Please contact Mitlin Financial in order to discuss advantages and disadvantages of owning preferred stock in your portfolio.


Disclaimer: This article represents the opinion of Mitlin Financial Inc. It should not be construed as providing investment, legal and/or tax advice.

What caused the Stock Market Crash of 1929?

The stock market crash in 1929 marked the beginning of the Great Depression, which lasted nearly 10 years through the 1930’s. Equity values plunged in the Dow Jones Industrial Average (DJIA) nearly 90% from 1929-1932, evaporating significant wealth. Many reasons can be attributed to the market crash, however the speculative bubble formed during the 1920’s and panic selling were the main factors that led to the meltdown.

During the 1920’s, the Dow increased roughly five fold in value over a nine year span due to irrational exuberance in the equity market and easy credit which led to investors buying on margin. After World War I, the stock market offered a way for individuals to create wealth for themselves. This led to equity in-flows that were never seen before. Due to the sudden rise in equity values, more retail investors invested money into the market, thus creating an even sharper stock market increase. In this time period, investors only had to put down roughly 20% of the value in equity shares and could borrow the rest on margin (lenders included banks and other investors).  The combination of irrational exuberance by investors that believed the stock market would rise infinitely and easy credit led to a speculative bubble that required a correction.

On March 25, 1929, a mini crash occurred in the stock market due to a slow down of the U.S. economy, foreshadowing what was to come in October. After the mini crash in March, National City Bank provided $25MM in credit to halt the slide and keep investors in the market in order to prevent a major selloff. Over the next few months, the American economy began showing more signs of slowing. Steel production, construction and auto sales all began to show a slowdown. Poor economic news and the debate of the controversial Smoot-Hawley Tariff Act in Congress led to the bubble bursting on Thursday, October 24th, 1929. Black Thursday, as it is now known, saw a selloff of 11% at the opening bell on heavy volume. Once the vast majority of investors heard of the market downturn over the weekend, the DJIA dropped 13% on Monday, October 28th and another 12% on Tuesday, October 29th due to panic selling from investors who wanted to get out of the market before they lost more of their wealth. Investors who purchased a high percentage of securities on margin also fled the market in order to cover potentially high margin calls. To quantify the dramatic loss in value, the DJIA went from a high of 381 on September 3, 1929 to a low of 41.22 on July 8, 1932.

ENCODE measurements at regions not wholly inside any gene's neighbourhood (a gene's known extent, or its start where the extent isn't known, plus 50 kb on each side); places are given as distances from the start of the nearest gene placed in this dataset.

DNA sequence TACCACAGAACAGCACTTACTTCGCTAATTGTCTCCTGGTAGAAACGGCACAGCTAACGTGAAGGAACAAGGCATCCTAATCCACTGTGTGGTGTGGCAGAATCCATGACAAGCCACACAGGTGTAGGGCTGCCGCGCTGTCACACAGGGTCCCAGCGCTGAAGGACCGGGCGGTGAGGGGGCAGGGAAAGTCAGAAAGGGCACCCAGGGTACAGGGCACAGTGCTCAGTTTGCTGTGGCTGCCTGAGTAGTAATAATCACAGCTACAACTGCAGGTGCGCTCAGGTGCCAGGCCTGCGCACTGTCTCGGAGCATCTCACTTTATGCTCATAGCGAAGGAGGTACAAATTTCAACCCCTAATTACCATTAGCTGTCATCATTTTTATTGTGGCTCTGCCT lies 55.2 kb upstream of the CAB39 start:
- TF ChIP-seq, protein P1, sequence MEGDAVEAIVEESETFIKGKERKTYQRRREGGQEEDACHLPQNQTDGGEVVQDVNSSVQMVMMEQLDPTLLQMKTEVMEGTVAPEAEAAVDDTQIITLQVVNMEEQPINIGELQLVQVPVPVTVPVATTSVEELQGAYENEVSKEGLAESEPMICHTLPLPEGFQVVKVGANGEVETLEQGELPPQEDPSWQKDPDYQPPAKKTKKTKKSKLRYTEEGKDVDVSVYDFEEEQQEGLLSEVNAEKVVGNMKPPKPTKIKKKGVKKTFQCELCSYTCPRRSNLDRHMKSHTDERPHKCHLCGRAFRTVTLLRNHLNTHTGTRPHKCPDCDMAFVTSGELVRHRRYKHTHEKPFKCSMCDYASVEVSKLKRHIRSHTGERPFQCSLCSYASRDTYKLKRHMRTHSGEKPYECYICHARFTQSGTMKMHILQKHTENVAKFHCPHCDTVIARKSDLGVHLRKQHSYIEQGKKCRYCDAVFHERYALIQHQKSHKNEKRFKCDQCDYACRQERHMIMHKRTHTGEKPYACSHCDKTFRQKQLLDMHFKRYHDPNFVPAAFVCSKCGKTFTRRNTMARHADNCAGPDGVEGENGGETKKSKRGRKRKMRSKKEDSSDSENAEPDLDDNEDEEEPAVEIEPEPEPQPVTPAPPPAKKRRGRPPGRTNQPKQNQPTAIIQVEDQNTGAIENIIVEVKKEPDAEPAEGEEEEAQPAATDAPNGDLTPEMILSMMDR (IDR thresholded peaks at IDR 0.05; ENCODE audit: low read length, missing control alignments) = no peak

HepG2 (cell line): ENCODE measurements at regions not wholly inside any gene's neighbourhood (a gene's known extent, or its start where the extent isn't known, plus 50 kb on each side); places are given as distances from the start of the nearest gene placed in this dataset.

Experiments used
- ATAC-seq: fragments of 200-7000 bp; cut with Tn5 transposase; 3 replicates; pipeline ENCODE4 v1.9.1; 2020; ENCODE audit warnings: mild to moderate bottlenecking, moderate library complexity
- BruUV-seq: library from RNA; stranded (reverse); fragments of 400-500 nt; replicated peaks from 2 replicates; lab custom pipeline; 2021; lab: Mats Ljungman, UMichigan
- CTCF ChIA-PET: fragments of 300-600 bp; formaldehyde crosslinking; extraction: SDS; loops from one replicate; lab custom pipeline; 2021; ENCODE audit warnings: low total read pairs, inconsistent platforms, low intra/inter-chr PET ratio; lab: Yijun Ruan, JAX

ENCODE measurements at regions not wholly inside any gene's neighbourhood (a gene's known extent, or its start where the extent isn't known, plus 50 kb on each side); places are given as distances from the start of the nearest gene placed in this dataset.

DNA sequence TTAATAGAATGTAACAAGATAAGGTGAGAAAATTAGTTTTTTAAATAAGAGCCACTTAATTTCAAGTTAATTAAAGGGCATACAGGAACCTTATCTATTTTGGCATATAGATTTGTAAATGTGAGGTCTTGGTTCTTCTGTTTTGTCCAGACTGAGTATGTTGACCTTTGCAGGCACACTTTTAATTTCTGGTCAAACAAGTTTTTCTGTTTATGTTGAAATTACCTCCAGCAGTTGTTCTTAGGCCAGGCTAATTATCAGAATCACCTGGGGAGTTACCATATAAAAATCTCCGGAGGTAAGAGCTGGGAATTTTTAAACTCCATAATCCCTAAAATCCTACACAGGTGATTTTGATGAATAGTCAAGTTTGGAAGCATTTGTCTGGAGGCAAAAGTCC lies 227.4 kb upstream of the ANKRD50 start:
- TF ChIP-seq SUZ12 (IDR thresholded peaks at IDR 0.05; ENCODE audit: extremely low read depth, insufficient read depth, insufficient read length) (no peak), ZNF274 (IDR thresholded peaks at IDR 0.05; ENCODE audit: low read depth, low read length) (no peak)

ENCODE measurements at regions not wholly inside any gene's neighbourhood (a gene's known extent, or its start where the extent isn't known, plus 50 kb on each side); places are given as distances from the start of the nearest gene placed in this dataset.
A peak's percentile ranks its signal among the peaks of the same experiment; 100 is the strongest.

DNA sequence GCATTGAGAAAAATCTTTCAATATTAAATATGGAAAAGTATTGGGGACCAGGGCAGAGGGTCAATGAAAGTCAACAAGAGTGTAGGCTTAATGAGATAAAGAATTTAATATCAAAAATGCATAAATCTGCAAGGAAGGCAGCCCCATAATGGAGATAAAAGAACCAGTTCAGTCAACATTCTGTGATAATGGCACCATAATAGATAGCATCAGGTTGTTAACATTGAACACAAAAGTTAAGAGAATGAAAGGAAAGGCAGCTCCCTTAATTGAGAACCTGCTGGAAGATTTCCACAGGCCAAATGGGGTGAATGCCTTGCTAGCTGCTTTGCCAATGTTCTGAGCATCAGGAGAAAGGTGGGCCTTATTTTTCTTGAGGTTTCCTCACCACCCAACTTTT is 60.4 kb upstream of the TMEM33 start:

Due to the speculative bubble of the 1920’s and subsequent burst that led to the Great Depression, several regulations were put into place, such as the creation of the Glass-Steagall Act (which was repealed in 1998) and the halt of trading in the event of an unusual selloff due to high trade volume. The severity of the market crash in 1929 was felt for years, as the DJIA high on September 3, 1929 was not reached again until November 23, 1954. Due to the regulations enforced after the stock market crash in 1929, it is highly unlikely that an event of that magnitude will repeat itself.

Disclaimer: This article represents the opinion of Mitlin Financial Inc. It should not be construed as providing investment, legal and/or tax advice.

Labor Participation Rate vs. Unemployment Rate

The Federal government releases its job report monthly. Following the release of this number, the market will react upon whether or not the number of jobs added was above or below expectations. Another number that generates attention from investors is the unemployment rate. This rate has steadily decreased over the past few years. The unemployment rate measures the percentage of individuals that are unemployed (and actively searching) divided by the entire labor force. This calculation should be met with some skepticism.  The unemployment rate does not take into account individuals who have ceased looking for employment. Theoretically the rate can go down because many people simply stop looking for new employment, even if no jobs were added in the United States. The labor participation may be a more accurate measure of job growth in the U.S., since it is calculated by employment divided by population (this takes into account all citizens of working age instead of leaving out those who stopped looking for employment).